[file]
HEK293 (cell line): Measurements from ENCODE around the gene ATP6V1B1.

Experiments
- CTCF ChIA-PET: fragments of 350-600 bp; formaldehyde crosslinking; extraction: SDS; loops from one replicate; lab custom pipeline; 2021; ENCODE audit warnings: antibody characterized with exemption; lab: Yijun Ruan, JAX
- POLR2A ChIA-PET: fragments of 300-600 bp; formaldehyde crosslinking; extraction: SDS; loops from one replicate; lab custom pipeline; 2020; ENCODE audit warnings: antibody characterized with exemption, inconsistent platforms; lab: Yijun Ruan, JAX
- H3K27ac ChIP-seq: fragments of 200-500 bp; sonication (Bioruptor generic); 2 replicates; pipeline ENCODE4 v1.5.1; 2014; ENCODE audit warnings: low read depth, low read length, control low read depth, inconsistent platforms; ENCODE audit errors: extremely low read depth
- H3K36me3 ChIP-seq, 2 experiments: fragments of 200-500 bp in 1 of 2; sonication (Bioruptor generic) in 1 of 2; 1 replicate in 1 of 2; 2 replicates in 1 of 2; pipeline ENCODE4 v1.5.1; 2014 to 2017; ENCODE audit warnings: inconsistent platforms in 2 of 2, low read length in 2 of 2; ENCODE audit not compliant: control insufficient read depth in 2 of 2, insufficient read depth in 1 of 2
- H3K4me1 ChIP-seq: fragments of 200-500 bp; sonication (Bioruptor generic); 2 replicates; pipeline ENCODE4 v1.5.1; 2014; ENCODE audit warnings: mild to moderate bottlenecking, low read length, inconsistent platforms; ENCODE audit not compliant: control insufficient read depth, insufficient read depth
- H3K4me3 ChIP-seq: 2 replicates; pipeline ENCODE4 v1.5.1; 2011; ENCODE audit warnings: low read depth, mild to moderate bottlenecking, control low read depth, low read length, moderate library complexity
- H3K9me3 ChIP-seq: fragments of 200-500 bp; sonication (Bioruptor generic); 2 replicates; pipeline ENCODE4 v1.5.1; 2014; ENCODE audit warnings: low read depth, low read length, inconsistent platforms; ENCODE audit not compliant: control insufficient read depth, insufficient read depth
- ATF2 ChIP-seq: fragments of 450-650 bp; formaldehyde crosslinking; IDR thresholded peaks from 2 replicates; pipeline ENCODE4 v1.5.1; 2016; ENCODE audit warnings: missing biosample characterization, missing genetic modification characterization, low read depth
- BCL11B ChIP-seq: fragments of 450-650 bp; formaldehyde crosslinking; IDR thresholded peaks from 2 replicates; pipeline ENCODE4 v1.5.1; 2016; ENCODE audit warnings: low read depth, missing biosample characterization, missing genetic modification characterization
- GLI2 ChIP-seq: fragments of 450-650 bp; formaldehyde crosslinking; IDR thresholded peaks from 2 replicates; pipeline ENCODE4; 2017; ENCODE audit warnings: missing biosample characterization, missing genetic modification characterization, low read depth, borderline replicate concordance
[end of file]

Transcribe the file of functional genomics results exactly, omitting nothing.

HEK293 (cell line): Measurements from ENCODE around the gene ATP6V1B1.

Experiments
- CTCF ChIA-PET: fragments of 350-600 bp; formaldehyde crosslinking; extraction: SDS; loops from one replicate; lab custom pipeline; 2021; ENCODE audit warnings: antibody characterized with exemption; lab: Yijun Ruan, JAX
- POLR2A ChIA-PET: fragments of 300-600 bp; formaldehyde crosslinking; extraction: SDS; loops from one replicate; lab custom pipeline; 2020; ENCODE audit warnings: antibody characterized with exemption, inconsistent platforms; lab: Yijun Ruan, JAX
- H3K27ac ChIP-seq: fragments of 200-500 bp; sonication (Bioruptor generic); 2 replicates; pipeline ENCODE4 v1.5.1; 2014; ENCODE audit warnings: low read depth, low read length, control low read depth, inconsistent platforms; ENCODE audit errors: extremely low read depth
- H3K36me3 ChIP-seq, 2 experiments: fragments of 200-500 bp in 1 of 2; sonication (Bioruptor generic) in 1 of 2; 1 replicate in 1 of 2; 2 replicates in 1 of 2; pipeline ENCODE4 v1.5.1; 2014 to 2017; ENCODE audit warnings: inconsistent platforms in 2 of 2, low read length in 2 of 2; ENCODE audit not compliant: control insufficient read depth in 2 of 2, insufficient read depth in 1 of 2
- H3K4me1 ChIP-seq: fragments of 200-500 bp; sonication (Bioruptor generic); 2 replicates; pipeline ENCODE4 v1.5.1; 2014; ENCODE audit warnings: mild to moderate bottlenecking, low read length, inconsistent platforms; ENCODE audit not compliant: control insufficient read depth, insufficient read depth
- H3K4me3 ChIP-seq: 2 replicates; pipeline ENCODE4 v1.5.1; 2011; ENCODE audit warnings: low read depth, mild to moderate bottlenecking, control low read depth, low read length, moderate library complexity
- H3K9me3 ChIP-seq: fragments of 200-500 bp; sonication (Bioruptor generic); 2 replicates; pipeline ENCODE4 v1.5.1; 2014; ENCODE audit warnings: low read depth, low read length, inconsistent platforms; ENCODE audit not compliant: control insufficient read depth, insufficient read depth
- ATF2 ChIP-seq: fragments of 450-650 bp; formaldehyde crosslinking; IDR thresholded peaks from 2 replicates; pipeline ENCODE4 v1.5.1; 2016; ENCODE audit warnings: missing biosample characterization, missing genetic modification characterization, low read depth
- BCL11B ChIP-seq: fragments of 450-650 bp; formaldehyde crosslinking; IDR thresholded peaks from 2 replicates; pipeline ENCODE4 v1.5.1; 2016; ENCODE audit warnings: low read depth, missing biosample characterization, missing genetic modification characterization
- GLI2 ChIP-seq: fragments of 450-650 bp; formaldehyde crosslinking; IDR thresholded peaks from 2 replicates; pipeline ENCODE4; 2017; ENCODE audit warnings: missing biosample characterization, missing genetic modification characterization, low read depth, borderline replicate concordance